Moscow Mitch wanted to remove a road-block for rich business owners to force their employees back to work so that he could argue unemployeement wasn't so bad and look a little less like a so-so-Satan doing it.  He was hoping that his constituents wouldn't notice when 2% of them were dead and 5% of them had chronic health issues and disabilities.  He should be kissing the ass of governors who shut down their states because it could be a lot worse and Mitch Putinslittlevic could be forced to make even worse choices.
 
2020-08-05 4:13:02 PM  

SoupGuru: I don't understand a lot of things Mitch does but I'm seriously struggling to figure out his reasoning on this immunity stuff. Yes I know the point and I know it's the evilest thing he could think of... all par for the course. But can you legislate away OSHA like this? Can you pass a law to give roofing companies some tax dollars but also say any roofing company may not be sued for any injury resulting from faulty safety equipment? Can you sneak a clause into a relief bill that makes it so linemen can't sue utilities for giving them gloves full of holes?


It's all about maintaining his grip on power.  Nothing more, nothing less.  With total immunity, employers can force people back to work to improve the GOP numbers leading up to the election, and replace those who won't go back under those conditions with someone who's hungrier.  Those that quit are inelliigible for unemployment benefits.  Unemployment goes down, unemployment benefits go down and big donor employers are happy.
 
2020-08-05 4:13:24 PM  
Mitch is in lock-step with Trump about "opening up America."  He is of the mind that if you remove the legal liability from employers, they will be more likely to order people back to work, because there would be no reason not to.  If you are a worker who says "i dont want to work-covid," they can say, good, youre fired.  Or they can have you sign a document saying you wont hold them accountable.  this basically says that they dont even have to have you sign a document.
 
2020-08-05 4:14:21 PM  
Oh no!  Are the overgrown, coddled children who make millions of dollars and enjoy so much fame sad about something?

Who the fark cares?  You want the money, throw the sportsball.
 
2020-08-05 4:15:08 PM  

tjsands1118: SoupGuru: I don't understand a lot of things Mitch does but I'm seriously struggling to figure out his reasoning on this immunity stuff. Yes I know the point and I know it's the evilest thing he could think of... all par for the course. But can you legislate away OSHA like this? Can you pass a law to give roofing companies some tax dollars but also say any roofing company may not be sued for any injury resulting from faulty safety equipment? Can you sneak a clause into a relief bill that makes it so linemen can't sue utilities for giving them gloves full of holes?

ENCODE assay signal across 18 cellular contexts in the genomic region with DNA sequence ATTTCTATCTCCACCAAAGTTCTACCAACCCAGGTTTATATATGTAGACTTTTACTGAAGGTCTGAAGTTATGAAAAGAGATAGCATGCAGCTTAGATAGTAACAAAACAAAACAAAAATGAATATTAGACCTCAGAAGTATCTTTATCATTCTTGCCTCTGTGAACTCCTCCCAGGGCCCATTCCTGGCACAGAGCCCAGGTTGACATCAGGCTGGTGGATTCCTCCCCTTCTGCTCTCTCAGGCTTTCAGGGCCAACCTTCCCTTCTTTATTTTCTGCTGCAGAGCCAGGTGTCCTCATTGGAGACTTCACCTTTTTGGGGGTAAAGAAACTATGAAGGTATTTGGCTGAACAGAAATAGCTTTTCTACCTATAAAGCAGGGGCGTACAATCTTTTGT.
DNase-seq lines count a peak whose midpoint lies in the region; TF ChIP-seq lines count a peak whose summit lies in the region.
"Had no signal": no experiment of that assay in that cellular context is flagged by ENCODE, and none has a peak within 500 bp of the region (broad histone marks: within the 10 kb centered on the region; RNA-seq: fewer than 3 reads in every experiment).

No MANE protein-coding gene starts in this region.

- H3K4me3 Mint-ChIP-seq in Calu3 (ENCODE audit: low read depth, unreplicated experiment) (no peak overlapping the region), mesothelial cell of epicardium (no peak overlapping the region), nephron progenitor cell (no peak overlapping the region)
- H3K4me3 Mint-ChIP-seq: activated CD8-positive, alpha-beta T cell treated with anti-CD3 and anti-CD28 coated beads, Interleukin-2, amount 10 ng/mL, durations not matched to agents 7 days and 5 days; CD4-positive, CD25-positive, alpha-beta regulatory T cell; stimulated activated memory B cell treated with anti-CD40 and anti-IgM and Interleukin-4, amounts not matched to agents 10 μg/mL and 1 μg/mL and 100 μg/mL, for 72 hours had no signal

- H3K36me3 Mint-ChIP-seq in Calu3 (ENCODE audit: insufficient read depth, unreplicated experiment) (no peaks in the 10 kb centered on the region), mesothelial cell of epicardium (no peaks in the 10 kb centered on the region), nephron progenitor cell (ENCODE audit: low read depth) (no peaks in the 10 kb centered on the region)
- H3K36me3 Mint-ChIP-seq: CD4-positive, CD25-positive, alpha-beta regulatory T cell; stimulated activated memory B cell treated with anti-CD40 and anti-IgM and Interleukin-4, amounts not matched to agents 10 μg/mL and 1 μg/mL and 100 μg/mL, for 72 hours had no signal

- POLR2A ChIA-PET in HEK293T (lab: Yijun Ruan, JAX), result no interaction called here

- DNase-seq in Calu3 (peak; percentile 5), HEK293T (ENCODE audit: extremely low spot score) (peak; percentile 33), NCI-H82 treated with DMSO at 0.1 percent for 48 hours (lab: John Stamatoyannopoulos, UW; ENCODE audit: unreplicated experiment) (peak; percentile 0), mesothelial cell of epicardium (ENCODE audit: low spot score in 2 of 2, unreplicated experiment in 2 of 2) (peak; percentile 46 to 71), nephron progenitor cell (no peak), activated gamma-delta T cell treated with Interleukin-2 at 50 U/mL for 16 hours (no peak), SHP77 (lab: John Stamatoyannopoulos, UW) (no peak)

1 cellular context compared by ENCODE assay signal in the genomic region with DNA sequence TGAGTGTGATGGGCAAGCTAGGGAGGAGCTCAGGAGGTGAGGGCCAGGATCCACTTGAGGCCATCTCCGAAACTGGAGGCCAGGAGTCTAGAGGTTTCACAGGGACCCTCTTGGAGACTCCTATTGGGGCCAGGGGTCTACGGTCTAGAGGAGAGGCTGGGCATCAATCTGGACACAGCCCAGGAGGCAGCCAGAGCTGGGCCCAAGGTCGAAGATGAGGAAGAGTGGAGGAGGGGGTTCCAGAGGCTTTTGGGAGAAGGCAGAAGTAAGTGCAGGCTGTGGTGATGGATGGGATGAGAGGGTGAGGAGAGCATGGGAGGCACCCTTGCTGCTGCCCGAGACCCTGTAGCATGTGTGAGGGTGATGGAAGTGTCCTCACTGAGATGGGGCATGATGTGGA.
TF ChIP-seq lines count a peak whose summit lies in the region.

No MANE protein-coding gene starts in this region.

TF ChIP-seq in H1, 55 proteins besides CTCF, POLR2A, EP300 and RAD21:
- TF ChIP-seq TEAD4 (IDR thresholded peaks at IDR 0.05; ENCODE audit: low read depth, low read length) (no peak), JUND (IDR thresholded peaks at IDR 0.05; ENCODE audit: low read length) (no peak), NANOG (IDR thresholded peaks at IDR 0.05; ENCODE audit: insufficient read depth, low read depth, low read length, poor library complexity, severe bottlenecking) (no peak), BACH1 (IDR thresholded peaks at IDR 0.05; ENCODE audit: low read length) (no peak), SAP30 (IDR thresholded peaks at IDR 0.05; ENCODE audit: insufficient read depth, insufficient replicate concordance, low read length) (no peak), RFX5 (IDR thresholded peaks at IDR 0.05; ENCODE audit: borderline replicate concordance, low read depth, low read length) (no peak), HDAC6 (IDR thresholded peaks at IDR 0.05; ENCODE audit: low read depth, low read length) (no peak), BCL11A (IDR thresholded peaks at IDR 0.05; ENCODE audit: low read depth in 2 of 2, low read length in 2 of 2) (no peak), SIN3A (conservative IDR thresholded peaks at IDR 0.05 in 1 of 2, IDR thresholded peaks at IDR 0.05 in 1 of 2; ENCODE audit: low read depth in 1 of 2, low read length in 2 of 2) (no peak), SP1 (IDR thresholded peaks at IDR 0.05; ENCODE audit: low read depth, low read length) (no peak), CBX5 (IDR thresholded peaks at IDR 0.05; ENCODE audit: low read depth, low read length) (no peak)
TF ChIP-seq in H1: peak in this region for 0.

People assume the US goverment works like a DOS prompt, where an invalid input will be rejected. It's not. It's a loosely held together system when the legislative branch can do literally anything it wants and if the executive branch approves (or of there a majority standard met) we all live under it as law. At least until someone challenges it in court, which is a long and lenghty process that can backfire.

It is a shiat system that is easily taken advantage by bad-faith players.


And the GOP will talk about all they did to protect the workers of the USA cause this is a good law or some BS. Years ago my job put in a new break rule where we were forced to take two 15 min breaks a day but we couldn't tack them on to lunch, we wouldn't get paid for them and a whole host of other BS. They back peddled that one a few days later when a bunch of people started to hand in their 2 week notices and stated that as the reason.
 
2020-08-05 4:16:02 PM  
if you don't return to work you can't collect unemployment
if you return to work you can't collect unemployment

/what's so hard to understand about this
 
2020-08-05 4:16:20 PM  
It would appear from TFA that it's the players' unions that are objecting, not the leagues.
 
2020-08-05 4:18:14 PM  
Guys, that moldy spud someone left in the cupboard has sprouted. Whose turn was it to clean the pantry?
 
2020-08-05 4:22:44 PM  

The Perineum Falcon: If I were an NBA player, I would get with my team mates as well as the players on the opposing team and agree to wear makes and stay six feet away on the court the entire game.  Would make stealing the ball and blocking shots quite difficult (not to mention rebounding)


So, a typical West Coast game from the 80s?
 
2020-08-05 4:24:37 PM